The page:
What am I here for - raising attainment or getting kids fit? Forget literacy and numeracy, I spend almost as much time suggesting that youngsters shouldn't eat chips, should drink water and should take more exercise. They should be here in the department. Half the staff are taking part in triathlons. It's enough to make anyone reach for a deep-fried Mars bar.
I'm glad the new inspection regime is working so well. I like the way the authorities are being put through the hoop as well as schools, although it was a wee bit of a surprise to see Clackmannanshire come out so badly.
That's where Keir Bloomer's in charge, isn't it?
Which brings me to another rather tricky election pledge - this idea that we will send in "hit squads" to "failing schools and authorities" as some newspapers are so pleased to put it. How can I do that when authorities already jump when Graham Donaldson and his crew criticise? Where would I get the hit squads from, anyway?
Meeting this election promise required some clever wordsmithing by my department. They came up with "reserve powers" to be used "in extremis" but that didn't fool too many folk. The general verdict is still that the whole proposal is a no-brainer.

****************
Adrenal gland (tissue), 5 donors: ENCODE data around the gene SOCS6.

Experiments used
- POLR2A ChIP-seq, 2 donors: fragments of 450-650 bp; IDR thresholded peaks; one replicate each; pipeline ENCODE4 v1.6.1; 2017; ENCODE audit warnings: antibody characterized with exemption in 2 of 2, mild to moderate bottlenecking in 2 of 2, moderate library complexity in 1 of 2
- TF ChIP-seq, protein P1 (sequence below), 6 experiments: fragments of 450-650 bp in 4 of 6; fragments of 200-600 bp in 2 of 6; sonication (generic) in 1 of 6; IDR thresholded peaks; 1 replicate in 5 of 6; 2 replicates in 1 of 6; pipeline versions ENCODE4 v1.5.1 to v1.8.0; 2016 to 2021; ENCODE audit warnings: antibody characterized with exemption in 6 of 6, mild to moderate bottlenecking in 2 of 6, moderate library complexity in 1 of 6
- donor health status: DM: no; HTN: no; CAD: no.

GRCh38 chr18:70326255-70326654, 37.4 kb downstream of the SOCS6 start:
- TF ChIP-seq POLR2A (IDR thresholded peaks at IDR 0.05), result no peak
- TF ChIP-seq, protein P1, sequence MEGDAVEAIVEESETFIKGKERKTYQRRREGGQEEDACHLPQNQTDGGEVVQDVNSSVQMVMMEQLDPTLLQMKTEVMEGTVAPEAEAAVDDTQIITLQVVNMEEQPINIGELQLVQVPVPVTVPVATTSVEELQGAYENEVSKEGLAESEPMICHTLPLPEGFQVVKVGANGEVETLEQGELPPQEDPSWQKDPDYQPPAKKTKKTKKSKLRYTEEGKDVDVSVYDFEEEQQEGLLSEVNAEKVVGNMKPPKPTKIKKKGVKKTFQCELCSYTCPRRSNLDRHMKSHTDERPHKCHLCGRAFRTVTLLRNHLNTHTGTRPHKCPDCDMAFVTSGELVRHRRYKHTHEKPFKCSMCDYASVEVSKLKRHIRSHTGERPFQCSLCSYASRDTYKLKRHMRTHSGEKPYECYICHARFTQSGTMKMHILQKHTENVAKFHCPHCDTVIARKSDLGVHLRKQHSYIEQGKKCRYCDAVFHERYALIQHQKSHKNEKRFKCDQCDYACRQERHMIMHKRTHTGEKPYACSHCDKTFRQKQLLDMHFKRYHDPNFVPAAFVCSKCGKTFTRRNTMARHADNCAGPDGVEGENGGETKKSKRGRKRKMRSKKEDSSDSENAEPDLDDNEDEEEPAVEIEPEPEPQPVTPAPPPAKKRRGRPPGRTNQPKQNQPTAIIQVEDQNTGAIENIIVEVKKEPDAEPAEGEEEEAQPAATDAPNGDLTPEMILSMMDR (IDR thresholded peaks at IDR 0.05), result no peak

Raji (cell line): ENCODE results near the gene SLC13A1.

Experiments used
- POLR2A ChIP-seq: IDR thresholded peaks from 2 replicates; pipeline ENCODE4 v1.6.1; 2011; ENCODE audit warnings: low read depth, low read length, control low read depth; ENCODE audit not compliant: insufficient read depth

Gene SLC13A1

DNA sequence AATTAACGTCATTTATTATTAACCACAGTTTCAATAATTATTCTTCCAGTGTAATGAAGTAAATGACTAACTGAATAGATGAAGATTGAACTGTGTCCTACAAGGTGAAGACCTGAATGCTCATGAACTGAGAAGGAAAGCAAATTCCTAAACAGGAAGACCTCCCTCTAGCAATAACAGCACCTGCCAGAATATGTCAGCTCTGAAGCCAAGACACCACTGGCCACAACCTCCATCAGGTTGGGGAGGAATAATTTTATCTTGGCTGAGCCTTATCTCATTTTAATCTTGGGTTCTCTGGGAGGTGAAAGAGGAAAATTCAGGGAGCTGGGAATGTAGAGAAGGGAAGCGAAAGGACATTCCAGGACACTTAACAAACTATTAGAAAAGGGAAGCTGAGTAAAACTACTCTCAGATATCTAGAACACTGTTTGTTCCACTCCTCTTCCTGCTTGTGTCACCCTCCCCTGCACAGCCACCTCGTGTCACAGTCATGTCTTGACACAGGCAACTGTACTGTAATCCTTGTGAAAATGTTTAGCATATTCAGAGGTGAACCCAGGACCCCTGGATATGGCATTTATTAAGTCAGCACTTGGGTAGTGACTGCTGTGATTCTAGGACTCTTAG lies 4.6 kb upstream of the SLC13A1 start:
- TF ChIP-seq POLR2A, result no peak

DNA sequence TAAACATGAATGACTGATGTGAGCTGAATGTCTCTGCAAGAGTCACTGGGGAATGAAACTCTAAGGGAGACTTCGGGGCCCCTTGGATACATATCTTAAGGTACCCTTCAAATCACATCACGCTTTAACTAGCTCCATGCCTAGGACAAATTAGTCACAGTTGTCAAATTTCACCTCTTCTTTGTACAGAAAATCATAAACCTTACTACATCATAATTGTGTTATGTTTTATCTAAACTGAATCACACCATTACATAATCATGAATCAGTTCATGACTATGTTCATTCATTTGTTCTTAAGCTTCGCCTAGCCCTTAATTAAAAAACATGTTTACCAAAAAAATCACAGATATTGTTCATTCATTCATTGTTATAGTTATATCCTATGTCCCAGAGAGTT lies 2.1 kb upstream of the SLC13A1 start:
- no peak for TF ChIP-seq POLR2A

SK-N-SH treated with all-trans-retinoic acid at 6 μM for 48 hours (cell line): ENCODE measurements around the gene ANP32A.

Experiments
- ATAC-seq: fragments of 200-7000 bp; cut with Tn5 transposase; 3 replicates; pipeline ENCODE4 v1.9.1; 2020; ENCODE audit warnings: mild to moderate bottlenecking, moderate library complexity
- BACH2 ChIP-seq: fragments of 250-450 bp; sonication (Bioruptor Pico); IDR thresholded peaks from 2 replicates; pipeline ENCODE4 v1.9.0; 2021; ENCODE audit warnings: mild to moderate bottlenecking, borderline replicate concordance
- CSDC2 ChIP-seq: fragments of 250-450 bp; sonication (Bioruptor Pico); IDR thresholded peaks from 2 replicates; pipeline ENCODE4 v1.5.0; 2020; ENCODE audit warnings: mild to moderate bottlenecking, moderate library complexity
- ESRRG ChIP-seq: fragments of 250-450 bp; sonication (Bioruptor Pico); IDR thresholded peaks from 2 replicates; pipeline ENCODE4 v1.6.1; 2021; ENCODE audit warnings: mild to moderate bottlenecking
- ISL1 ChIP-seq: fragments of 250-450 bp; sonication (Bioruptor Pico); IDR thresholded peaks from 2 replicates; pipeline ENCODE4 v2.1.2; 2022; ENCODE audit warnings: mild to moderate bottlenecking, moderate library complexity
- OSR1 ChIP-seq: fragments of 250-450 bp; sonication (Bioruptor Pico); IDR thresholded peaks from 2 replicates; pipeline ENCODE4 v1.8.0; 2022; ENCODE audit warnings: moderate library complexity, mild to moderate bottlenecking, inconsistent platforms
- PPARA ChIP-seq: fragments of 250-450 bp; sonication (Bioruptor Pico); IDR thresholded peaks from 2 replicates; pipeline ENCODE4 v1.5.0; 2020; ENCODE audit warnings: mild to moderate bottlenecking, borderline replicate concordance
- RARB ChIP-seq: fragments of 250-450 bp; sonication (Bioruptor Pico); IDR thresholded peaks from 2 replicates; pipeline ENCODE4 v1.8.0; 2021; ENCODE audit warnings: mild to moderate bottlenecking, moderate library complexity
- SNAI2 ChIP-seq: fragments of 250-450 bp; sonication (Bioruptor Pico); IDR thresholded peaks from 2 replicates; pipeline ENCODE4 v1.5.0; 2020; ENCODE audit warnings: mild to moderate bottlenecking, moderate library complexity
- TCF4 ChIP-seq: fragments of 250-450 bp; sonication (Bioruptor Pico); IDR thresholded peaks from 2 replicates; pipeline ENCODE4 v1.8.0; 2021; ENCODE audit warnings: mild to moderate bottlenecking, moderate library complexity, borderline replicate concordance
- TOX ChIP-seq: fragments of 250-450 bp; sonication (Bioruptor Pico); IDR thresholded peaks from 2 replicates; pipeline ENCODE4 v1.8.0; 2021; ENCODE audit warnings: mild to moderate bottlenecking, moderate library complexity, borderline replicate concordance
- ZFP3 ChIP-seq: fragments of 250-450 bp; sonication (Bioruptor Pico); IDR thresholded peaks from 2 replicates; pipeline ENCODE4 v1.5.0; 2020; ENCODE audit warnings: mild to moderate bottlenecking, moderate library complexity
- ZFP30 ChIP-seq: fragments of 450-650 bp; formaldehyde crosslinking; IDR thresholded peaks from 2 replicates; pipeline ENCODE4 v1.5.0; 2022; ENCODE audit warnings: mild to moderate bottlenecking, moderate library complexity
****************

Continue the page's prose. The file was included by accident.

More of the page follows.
And last but not least there's the FE sector! All the extra money we've chucked at it seems to have paid off as most colleges are finally getting their books to balance, but we've not had much success on the merger front so far - apart, that is, from a couple of unions and two of the Glasgow colleges trying to get their act together again.
Also, FE staff have rumbled the reality of all those disaffected pupils going to colleges for more "meaningful courses" - they are not being funded for it and have to cope with the problems the schools are quite happy to pass on. I felt it was necessary to agree to a moratorium before all the lecturers walked out. As it is, there are enough disputes and tribunals in the sector to keep the lawyers happy for months.
So Jack, that's my warts and all report. It's been good to sit down and reflect on the past year for, as the Gaels say, "is ann an ceann bliadhna a dh'innseas iasgair a thuiteamus" - "It is at the year's end that the fisher can tell his luck."
Yours aye Peter